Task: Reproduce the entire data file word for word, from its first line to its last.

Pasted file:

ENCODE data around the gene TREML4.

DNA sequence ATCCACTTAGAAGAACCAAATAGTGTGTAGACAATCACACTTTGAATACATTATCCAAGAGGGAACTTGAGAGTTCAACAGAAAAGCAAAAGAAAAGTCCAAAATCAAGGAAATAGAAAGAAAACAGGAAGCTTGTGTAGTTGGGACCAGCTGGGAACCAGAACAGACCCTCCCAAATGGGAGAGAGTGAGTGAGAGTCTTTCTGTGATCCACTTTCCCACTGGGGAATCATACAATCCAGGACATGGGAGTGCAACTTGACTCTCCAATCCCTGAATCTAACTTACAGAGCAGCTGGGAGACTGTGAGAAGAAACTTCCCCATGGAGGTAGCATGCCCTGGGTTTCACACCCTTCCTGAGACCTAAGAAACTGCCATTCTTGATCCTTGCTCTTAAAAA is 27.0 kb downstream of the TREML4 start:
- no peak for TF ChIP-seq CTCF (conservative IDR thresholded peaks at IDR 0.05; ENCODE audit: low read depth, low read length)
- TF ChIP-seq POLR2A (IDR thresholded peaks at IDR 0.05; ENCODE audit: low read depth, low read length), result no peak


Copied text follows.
ENCODE data around the gene TREML4.

DNA sequence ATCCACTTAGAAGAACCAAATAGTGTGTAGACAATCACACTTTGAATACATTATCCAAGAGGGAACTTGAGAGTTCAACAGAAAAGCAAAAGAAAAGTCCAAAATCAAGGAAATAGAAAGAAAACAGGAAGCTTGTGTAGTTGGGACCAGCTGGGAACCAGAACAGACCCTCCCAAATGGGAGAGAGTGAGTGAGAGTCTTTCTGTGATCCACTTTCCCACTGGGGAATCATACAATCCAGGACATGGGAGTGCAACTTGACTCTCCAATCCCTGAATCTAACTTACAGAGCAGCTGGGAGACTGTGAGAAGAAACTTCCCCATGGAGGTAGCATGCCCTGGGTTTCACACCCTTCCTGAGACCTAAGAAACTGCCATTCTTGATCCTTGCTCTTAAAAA is 27.0 kb downstream of the TREML4 start:
- no peak for TF ChIP-seq CTCF (conservative IDR thresholded peaks at IDR 0.05; ENCODE audit: low read depth, low read length)
- TF ChIP-seq POLR2A (IDR thresholded peaks at IDR 0.05; ENCODE audit: low read depth, low read length), result no peak